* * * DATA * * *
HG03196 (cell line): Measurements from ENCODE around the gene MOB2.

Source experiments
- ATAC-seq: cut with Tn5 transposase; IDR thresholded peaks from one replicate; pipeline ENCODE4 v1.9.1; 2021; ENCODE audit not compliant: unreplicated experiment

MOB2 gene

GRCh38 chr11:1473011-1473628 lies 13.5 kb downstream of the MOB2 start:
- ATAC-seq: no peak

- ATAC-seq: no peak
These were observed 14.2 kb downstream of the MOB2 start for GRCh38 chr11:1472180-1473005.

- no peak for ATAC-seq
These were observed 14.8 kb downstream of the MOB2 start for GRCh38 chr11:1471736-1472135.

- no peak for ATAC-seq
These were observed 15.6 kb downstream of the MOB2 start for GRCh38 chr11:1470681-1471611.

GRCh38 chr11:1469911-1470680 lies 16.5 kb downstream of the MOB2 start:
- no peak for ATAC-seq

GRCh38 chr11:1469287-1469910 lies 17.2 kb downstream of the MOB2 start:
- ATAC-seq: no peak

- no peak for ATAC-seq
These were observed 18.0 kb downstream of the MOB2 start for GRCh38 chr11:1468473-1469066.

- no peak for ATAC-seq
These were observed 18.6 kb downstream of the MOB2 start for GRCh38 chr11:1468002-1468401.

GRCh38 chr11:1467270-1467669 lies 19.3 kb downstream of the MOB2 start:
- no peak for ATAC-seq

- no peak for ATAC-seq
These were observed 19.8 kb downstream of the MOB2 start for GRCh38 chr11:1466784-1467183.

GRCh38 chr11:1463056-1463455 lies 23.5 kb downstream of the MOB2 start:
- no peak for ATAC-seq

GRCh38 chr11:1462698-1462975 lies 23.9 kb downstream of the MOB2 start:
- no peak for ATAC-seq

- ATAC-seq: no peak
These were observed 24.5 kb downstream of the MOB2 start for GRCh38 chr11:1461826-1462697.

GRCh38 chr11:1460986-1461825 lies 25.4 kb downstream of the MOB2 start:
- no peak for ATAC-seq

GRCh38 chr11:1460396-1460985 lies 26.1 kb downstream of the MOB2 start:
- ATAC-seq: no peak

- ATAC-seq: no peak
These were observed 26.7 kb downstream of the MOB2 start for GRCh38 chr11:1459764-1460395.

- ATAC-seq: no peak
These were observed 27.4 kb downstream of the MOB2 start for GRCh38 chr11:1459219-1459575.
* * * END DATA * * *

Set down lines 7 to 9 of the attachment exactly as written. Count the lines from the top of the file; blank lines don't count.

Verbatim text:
- ATAC-seq: no peak
These were observed 14.2 kb downstream of the MOB2 start for GRCh38 chr11:1472180-1473005.

- no peak for ATAC-seq